When you’re just too tired to think, you stop caring. And once you get careless, that’s when you need to worry. Decision fatigue can contribute to a number of issues such as impulse shopping (guilty), poor decision making at work, and poor decision making with after work relationships. You know what I’m talking about. Don’t dip your pen in the company ink.

                        How to Make Decision Effectively

                        Either alter the time of decision making to when your mind is the most fresh, or limit the number of decisions to be made. Try utilizing the following hacks for more effective decision making.

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                        1. Make Your Most Important Decisions within the First 3 Hours

                        You want to make decisions at your peak performance, so either first thing in the morning, or right after a break.

                        Research has actually shown that you are the most productive for the first 3 hours[2] of your day. Utilize this time! Don’t waste it on trivial decisions such as what to wear, or mindlessly scrolling through social media.

                        Instead, use this time to tweak your game plan. What do you want to accomplish? What can you improve? What steps do you need to take to reach these goals?

                        2. Form Habits to Reduce Decision Making

                        You don’t have to choose all the time.

                        Breakfast is the most important meal of the day, but it doesn’t have to be an extravagant spread every morning. Make a habit out of eating a similar or quick breakfast, and cut that step of your morning out of the way. Can’t decide what to wear? Pick the first thing that catches your eye. We both know that after 20 minutes of changing outfits you’ll just go with the first thing anyway.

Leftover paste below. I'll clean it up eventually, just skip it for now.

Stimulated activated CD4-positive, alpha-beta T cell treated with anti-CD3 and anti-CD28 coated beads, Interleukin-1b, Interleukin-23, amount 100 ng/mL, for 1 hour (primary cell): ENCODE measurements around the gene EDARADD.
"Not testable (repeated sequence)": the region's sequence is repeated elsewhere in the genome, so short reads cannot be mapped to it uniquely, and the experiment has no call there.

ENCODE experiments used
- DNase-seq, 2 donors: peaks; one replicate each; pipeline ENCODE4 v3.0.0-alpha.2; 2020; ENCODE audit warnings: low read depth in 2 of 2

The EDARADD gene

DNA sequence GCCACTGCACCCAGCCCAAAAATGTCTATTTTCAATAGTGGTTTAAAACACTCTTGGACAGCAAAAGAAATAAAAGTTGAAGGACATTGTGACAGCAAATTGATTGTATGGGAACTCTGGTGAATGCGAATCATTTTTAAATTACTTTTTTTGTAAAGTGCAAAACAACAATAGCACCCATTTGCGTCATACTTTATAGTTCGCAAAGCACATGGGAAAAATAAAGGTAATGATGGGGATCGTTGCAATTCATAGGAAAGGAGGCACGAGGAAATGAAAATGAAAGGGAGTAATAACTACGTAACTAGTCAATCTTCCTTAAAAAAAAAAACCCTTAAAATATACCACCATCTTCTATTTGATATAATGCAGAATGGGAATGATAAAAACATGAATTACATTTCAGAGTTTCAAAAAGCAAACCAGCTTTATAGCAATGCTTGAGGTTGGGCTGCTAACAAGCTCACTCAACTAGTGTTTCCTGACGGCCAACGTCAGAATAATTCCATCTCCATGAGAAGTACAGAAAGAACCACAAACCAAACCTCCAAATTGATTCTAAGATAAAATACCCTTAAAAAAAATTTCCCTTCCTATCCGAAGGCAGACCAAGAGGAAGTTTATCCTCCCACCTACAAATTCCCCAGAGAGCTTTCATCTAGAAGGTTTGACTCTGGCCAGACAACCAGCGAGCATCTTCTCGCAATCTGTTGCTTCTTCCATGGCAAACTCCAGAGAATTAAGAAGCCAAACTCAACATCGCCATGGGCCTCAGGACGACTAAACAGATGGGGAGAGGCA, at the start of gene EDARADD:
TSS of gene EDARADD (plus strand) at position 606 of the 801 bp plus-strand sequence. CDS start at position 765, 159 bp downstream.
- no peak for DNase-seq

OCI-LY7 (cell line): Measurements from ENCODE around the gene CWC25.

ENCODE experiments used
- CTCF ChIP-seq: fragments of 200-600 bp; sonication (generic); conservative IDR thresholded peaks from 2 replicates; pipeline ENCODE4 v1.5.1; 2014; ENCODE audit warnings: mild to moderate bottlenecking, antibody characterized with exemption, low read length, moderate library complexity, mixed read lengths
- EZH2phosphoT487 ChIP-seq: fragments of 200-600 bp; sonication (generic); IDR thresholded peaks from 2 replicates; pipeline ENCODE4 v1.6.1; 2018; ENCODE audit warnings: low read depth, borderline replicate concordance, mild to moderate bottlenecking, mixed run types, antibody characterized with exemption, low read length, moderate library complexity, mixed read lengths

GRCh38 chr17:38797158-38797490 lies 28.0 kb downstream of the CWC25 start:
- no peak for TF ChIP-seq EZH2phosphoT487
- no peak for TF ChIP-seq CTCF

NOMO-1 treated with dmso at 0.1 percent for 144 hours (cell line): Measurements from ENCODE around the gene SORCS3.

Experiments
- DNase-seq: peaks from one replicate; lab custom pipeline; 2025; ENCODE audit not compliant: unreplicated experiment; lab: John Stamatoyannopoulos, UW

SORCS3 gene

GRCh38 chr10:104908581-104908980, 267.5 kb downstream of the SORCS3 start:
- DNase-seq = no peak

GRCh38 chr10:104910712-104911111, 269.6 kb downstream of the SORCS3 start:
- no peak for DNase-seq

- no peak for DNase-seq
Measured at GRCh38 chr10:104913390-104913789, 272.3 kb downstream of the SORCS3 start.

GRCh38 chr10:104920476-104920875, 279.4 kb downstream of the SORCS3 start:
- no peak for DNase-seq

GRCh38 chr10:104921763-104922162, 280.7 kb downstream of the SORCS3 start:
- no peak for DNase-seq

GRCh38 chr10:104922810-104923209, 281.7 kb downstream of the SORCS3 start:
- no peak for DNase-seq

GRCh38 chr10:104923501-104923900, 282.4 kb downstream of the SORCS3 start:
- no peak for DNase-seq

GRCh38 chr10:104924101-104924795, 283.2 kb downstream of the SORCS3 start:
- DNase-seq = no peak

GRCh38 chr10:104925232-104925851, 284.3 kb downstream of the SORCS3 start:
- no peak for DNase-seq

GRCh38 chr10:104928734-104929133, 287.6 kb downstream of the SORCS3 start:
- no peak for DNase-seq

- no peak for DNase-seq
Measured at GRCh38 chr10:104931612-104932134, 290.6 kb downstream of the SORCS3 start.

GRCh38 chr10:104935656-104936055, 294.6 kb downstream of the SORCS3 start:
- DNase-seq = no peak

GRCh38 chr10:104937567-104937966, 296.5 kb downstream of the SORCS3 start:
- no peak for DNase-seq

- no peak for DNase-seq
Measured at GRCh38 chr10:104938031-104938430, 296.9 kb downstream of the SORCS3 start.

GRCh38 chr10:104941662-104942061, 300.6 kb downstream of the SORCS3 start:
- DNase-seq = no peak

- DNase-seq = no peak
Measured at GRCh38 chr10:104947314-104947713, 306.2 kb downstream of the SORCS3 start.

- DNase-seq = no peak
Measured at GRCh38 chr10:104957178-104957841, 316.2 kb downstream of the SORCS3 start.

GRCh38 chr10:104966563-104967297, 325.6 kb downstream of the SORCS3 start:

Powerful individuals such as Steve Jobs, Barack Obama, and Mark Zuckerberg don’t waste their precious time deciding what to wear. In fact, they have been known to limiting their outfits down to two options in order to reduce their daily decision making.

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                        3. Take Frequent Breaks for a Clearer Mind

                        You are at your peak of productivity after a break, so to reap the benefits, you need to take lots of breaks! I know, what a sacrifice. If judges make better decisions in the morning and after their lunch break, then so will you.

                        The reason for this is because the belly is now full, and the hunger is gone. Roy Baumeister, Florida State University social psychologist[3] had found that low-glucose levels take a negative toll on decision making. By taking a break to replenish your glucose levels, you will be able to focus better and improve your decision making abilities.

                        Even if you aren’t hungry, little breaks are still necessary to let your mind refresh, and come back being able to think more clearly.

                        Structure your break times. Decide beforehand when you will take breaks, and eat energy sustaining snacks so that your energy level doesn’t drop too low. The time you “lose” during your breaks will be made up in the end, as your productivity will increase after each break.

                        So instead of slogging through your day, letting your mind deteriorate and fall victim to the daily abuses of decision making, take a break, eat a snack. Let your mind refresh and reset, and jump-start your productivity throughout the day.

                        More Tips About Decision Making

                        Featured photo credit: Kelly Sikkema via unsplash.com

                        Reference